• Jackson
    1.8k
    ‘Quantum Internet’ Inches Closer With Advance in Data Teleportation

    Their research, unveiled this week with a paper published in the science journal Nature, demonstrates the power of a phenomenon that Albert Einstein once deemed impossible. Quantum teleportation — what he called “spooky action at a distance” — can transfer information between locations without actually moving the physical matter that holds it.

    https://www.nytimes.com/2022/05/25/technology/quantum-internet-teleportation.html
  • Jackson
    1.8k
    "Although it cannot move objects from place to place, it can move information by taking advantage of a quantum property called “entanglement”: A change in the state of one quantum system instantaneously affects the state of another, distant one.

    “After entanglement, you can no longer describe these states individually,” Dr. Northup said. “Fundamentally, it is now one system.”
  • jgill
    2.3k
    There's something fishy about entanglement. Years ago, as a kid fishing in the gulf of Mexico I would experience it often. Why did Einstein make such a big deal of it? :chin:
  • Jackson
    1.8k
    Why did Einstein make such a big deal of it?jgill

    Einstein did not like the quantum model. He still understood physics under the old deterministic model.
  • jgill
    2.3k
    Einstein did not like the quantum model. He still understood physics under the old deterministic model.Jackson

    What does that have to do with fishing?
  • Jackson
    1.8k
    What does that have to do with fishing?jgill

    I am not a good audience for your stand up routine.
  • Wayfarer
    16.3k
    Here's a story from 2017 about using entanglement to secure communications:

    a team of physicists reports that it sent eerily intertwined quantum particles from a satellite to ground stations separated by 1200 kilometers, smashing the previous world record. The result is a stepping stone to ultrasecure communication networks and, eventually, a space-based quantum internet.

    Einstein did not like the quantum model. He still understood physics under the old deterministic model.Jackson

    Einstein clung to the realist view. He absolutely believed that the Universe was just so, independently of anything the observer did. So he could never accept the uncertainty principle was anything other than a lack of knowledge about the object. 'The dependence of what is observed upon the choice of experimental arrangement made Einstein unhappy', wrote John Wheeler. 'It conflicts with the view that the universe exists "out there" independent of all acts of observation'. But Einstein's views on this question have been refuted by subsequent experimental evidence.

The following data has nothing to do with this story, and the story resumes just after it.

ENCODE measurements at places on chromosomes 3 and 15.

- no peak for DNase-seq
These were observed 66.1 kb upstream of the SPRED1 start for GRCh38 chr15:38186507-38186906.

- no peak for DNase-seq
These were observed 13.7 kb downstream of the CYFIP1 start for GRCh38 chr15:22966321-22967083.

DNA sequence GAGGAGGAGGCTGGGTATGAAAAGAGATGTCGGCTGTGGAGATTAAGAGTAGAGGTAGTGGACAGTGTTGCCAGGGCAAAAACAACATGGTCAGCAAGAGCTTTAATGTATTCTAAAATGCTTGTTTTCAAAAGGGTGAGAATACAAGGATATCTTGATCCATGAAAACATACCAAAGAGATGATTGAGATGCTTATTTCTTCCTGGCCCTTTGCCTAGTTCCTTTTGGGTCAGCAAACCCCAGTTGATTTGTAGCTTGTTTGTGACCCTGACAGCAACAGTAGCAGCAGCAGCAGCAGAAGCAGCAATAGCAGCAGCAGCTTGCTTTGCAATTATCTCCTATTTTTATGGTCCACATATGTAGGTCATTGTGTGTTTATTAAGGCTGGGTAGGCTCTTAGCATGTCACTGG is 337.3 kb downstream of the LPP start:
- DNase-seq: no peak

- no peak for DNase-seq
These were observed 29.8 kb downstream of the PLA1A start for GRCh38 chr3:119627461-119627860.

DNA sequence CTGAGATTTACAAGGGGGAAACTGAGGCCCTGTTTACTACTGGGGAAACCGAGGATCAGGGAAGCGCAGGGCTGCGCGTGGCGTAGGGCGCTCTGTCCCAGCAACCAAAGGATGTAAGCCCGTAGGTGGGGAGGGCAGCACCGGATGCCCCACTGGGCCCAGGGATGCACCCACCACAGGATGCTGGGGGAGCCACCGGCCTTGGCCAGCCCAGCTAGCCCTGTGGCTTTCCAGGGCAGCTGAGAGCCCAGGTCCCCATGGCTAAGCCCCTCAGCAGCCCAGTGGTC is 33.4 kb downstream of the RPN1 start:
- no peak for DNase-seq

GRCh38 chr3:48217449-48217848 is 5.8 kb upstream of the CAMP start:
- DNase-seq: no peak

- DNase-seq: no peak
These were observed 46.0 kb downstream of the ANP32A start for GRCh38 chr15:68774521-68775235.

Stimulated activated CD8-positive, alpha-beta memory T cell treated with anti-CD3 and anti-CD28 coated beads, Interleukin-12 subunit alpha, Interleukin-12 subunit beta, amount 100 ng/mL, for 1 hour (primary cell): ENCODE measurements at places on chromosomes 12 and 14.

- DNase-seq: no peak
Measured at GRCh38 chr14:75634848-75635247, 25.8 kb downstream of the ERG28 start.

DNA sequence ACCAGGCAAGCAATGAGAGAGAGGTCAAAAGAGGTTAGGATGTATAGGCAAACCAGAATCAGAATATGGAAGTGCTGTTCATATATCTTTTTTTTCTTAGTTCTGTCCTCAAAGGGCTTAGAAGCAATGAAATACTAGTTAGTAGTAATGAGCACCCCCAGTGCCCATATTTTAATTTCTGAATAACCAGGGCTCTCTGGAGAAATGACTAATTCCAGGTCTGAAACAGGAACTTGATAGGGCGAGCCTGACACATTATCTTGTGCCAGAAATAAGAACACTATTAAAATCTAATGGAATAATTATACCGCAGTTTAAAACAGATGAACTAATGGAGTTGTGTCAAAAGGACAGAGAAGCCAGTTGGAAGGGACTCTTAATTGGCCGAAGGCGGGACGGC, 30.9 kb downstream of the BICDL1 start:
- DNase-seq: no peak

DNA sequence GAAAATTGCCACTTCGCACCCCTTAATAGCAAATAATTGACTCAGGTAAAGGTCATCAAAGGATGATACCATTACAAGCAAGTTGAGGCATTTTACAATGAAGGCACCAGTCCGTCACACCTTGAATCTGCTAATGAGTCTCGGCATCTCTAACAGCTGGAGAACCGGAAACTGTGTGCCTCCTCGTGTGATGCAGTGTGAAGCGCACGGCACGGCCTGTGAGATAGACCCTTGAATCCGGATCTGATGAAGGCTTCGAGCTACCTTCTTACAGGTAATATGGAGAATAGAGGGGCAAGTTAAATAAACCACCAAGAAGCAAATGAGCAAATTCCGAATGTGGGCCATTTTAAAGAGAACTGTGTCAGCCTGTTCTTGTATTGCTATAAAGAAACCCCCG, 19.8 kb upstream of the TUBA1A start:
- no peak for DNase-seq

• Jackson
    1.8k
    But Einstein's views on this question have been refuted by subsequent experimental evidence.Wayfarer

    Quantum mechanics is more in line with how I think. The deterministic model never made sense to me.
  • noAxioms
    1k
    "A change in the state of one quantum system instantaneously affects the state of another, distant one.Jackson
    If this is a quote from the story, it's pop nonsense.
    Entanglement doesn't mean that you do something to one end and it can be measured at the other. Information could be sent faster than light with such a mechanism, and this is what they seem to be claiming here.
    Entangled particle behavior isn't action at a distance, but only correlation of measurement at a distance.

    Einstein clung to the realist view. He absolutely believed that the Universe was just so, independently of anything the observer did.Wayfarer
    He would not have liked what Bell contributed to it all. Einstein was very much a realist (the universe in a state independent of measurement) which sort of suggests a Bohmian attitude, but Einstein also clung to locality (that effect cannot precede cause) and Bell proved that you have to choose between the two principles. I prefer the locality principle, but my preference doesn't invalidate the strict realist (counterfactual) view. Poor Einstein couldn't have his cake and eat it too, but I don't think lived long enough to know that.

    Teleportation has been demonstrated at least a decade ago, but it wasn't done faster than light. When asked if it was the same physical matter at the source and destination, they replied "does it matter?". The original object was destroyed in the process, similar to Star Trek transporter. It wasn't a cloning booth which is necessarily limited by Heisenberg.
  • Jackson
    1.8k
    Entangled particle behavior isn't action at a distance, but only correlation of measurement at a distance.noAxioms

    If you are a physicist you may prefer reading the journal article:

    Qubit teleportation between non-neighbouring nodes in a quantum network

    https://www.nature.com/articles/s41586-022-04697-y
  • Wayfarer
    16.3k
    He would not have liked what Bell contributed to it all.noAxioms

    The discomfort that I feel is associated with the fact that the observed perfect quantum correlations seem to demand something like the "genetic" hypothesis. For me, it is so reasonable to assume that the photons in those experiments carry with them programs, which have been correlated in advance, telling them how to behave. This is so rational that I think that when Einstein saw that, and the others refused to see it, he was the rational man. The other people, although history has justified them, were burying their heads in the sand. I feel that Einstein's intellectual superiority over Bohr, in this instance, was enormous; a vast gulf between the man who saw clearly what was needed, and the obscurantist. So for me, it is a pity that Einstein's idea doesn't work. The reasonable thing just doesn't work. — John Stewart Bell, quoted in Quantum Profiles, by Jeremy Bernstein

    ---------------------

    Teleportation has been demonstrated at least a decade agonoAxioms

    The article I referred to was not about teleportation but about using the principles of entanglement for secure communications.

    In their first experiment, the team sent a laser beam into a light-altering crystal on the satellite. The crystal emitted pairs of photons entangled so that their polarization states would be opposite when one was measured. The pairs were split, with photons sent to separate receiving stations in Delingha and Lijiang, 1200 kilometers apart. Both stations are in the mountains of Tibet, reducing the amount of air the fragile photons had to traverse. This week in Science, the team reports simultaneously measuring more than 1000 photon pairs. They found the photons had opposite polarizations far more often than would be expected by chance, thus confirming spooky action over a record distance (though the 2015 test over a shorter distance was more stringent).